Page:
David Cutler, Harvard Professor of health economics and author of Your Money Or Your Life: Strong Medicine for America's Health Care System, was the subject of a feature article in the New York Times Magazine, by Roger Lowenstein titled: The Quality Cure. He served on the Council of Economic Advisers and the National Economic Council during the Clinton Administration and was senior health care advisor to Barack Obama's Presidential campaign. Cutler was recently named one of the 30 people who could have a powerful impact on healthcare by Modern Healthcare magazine and one of the 50 most influential men aged 45 and younger by Details magazine.

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Susan Dentzer
Susan Dentzer
Susan Dentzer, a leading national expert in health care and health policy, is the President and Chief Executive Officer of the Network for Excellence in Health Innovation. She also serves as the Senior health policy adviser for The Robert Wood Johnson Foundation (RWJF) and is past editor-in-chief of Health Affairs, the nation's leading journal of health policy. She also served as the on-air health correspondent for the PBS NewsHour from 1998 to 2008, and remains an on-air analyst on health policy for the show. A frequent guest on a number of National Public Radio programs, including This American Life and The Diane Rehm Show, she is a graduate of Dartmouth and holder of an honorary master of arts from the institution.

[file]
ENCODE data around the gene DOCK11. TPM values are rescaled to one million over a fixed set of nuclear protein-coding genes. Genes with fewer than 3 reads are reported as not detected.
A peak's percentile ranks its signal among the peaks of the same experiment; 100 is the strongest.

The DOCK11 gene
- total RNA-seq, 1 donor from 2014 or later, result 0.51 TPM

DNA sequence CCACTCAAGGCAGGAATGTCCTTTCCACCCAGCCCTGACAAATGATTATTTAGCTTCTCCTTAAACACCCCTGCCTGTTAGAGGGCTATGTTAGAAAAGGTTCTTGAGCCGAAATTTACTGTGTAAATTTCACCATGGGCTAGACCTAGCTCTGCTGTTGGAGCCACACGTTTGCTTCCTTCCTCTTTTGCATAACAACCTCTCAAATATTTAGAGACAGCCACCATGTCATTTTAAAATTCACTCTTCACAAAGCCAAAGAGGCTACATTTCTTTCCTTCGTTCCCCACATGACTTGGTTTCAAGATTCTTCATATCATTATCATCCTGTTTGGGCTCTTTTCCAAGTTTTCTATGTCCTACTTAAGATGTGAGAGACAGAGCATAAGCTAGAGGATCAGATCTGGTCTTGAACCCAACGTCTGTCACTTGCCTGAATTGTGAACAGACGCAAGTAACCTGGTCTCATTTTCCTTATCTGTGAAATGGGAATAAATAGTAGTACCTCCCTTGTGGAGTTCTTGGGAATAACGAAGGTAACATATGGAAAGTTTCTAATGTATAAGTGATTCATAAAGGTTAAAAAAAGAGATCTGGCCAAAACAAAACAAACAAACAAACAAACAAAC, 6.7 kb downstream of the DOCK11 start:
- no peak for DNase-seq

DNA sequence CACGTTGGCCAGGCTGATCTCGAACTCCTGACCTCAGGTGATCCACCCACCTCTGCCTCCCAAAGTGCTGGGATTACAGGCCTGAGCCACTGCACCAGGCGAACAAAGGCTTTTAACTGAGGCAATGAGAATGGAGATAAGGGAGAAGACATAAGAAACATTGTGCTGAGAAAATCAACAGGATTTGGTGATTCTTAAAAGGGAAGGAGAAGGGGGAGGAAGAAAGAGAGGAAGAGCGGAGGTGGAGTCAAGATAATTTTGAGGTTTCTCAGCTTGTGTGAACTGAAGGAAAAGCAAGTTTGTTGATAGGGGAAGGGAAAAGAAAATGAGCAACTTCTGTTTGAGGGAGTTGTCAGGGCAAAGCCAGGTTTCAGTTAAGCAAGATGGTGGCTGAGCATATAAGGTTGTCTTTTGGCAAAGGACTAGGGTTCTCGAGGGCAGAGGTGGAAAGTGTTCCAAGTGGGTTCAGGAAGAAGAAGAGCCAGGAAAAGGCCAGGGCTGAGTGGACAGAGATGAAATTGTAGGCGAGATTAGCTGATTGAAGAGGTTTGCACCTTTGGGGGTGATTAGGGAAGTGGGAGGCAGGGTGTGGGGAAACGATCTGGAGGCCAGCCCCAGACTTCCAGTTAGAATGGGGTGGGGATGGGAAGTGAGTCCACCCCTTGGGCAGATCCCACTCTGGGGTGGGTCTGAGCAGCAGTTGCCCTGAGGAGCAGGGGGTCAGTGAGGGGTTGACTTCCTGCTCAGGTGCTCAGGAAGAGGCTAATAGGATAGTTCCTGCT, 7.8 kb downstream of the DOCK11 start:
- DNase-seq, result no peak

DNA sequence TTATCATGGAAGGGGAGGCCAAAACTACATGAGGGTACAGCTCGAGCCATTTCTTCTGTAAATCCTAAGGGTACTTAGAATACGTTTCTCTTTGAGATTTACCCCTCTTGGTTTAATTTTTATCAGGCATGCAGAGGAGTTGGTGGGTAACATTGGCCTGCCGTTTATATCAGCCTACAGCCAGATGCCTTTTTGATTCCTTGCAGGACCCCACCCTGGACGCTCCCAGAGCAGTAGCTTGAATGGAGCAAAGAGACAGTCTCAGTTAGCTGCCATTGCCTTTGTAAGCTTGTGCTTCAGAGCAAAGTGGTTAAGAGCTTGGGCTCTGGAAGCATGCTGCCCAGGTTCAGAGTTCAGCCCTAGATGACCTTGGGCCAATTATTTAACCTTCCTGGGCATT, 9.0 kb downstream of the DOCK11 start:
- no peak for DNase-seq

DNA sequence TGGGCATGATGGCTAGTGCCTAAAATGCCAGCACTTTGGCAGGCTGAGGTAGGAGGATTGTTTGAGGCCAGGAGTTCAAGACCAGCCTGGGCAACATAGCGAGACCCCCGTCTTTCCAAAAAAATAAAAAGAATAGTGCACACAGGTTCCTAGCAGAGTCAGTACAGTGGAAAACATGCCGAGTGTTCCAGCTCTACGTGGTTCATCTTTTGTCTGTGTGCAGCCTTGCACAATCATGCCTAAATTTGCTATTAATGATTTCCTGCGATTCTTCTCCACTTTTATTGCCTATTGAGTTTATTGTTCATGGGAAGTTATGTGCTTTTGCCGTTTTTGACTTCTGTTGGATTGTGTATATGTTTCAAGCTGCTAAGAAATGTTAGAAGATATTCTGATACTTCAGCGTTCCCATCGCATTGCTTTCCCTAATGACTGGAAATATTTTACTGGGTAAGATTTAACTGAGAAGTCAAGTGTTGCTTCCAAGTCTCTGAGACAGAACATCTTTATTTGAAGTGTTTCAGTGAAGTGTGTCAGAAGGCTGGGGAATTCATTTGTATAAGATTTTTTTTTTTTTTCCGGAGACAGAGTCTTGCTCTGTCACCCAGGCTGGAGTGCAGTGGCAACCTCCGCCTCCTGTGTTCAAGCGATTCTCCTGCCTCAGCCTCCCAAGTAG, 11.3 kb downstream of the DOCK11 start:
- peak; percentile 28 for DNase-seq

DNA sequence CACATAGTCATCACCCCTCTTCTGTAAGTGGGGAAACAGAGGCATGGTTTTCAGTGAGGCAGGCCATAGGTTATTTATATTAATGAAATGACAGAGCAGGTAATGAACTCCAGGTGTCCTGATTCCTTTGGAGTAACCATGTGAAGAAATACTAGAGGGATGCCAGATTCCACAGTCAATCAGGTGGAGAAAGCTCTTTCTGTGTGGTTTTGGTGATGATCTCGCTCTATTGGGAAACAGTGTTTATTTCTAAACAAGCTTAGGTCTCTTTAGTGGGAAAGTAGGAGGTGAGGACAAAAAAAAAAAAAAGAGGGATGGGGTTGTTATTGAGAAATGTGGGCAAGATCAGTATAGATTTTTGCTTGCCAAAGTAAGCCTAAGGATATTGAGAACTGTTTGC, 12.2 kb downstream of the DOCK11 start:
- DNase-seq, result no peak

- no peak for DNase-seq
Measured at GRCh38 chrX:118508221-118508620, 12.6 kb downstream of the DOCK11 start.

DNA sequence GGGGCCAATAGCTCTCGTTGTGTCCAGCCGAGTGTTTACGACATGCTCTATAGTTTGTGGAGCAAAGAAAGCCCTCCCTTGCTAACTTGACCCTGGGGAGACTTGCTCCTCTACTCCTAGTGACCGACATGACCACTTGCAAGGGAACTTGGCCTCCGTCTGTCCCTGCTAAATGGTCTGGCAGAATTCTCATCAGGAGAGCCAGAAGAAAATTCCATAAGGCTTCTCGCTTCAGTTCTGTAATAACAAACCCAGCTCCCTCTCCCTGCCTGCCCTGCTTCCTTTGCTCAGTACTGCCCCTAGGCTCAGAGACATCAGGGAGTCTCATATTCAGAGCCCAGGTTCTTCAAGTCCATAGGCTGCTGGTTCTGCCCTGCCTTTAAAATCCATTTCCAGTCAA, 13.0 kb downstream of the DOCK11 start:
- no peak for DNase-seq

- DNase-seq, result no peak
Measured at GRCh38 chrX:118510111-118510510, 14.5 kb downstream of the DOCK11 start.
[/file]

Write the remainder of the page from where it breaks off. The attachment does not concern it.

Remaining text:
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John Goodman
John Goodman
John C. Goodman is president and CEO of the National Center for Policy Analysis, research fellow at the Independent Institute and author of the new Independent Institute book, Priceless: Curing the Healthcare Crisis. He is widely known as the "Father of Health Savings Accounts," and Modern Healthcare named him as one of four people who have most influenced the modern health care system.

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Uwe Reinhardt, PhD
Uwe Reinhardt, PhD